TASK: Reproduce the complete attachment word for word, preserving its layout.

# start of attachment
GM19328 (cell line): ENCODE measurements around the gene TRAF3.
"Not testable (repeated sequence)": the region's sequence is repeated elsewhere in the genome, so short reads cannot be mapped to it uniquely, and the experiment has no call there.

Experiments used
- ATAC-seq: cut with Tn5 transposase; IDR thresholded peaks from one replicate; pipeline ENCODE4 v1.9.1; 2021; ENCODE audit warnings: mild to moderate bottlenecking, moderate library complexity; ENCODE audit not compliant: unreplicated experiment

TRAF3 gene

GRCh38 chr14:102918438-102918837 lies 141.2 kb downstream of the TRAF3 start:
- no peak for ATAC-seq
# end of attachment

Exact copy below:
GM19328 (cell line): ENCODE measurements around the gene TRAF3.
"Not testable (repeated sequence)": the region's sequence is repeated elsewhere in the genome, so short reads cannot be mapped to it uniquely, and the experiment has no call there.

Experiments used
- ATAC-seq: cut with Tn5 transposase; IDR thresholded peaks from one replicate; pipeline ENCODE4 v1.9.1; 2021; ENCODE audit warnings: mild to moderate bottlenecking, moderate library complexity; ENCODE audit not compliant: unreplicated experiment

TRAF3 gene

GRCh38 chr14:102918438-102918837 lies 141.2 kb downstream of the TRAF3 start:
- no peak for ATAC-seq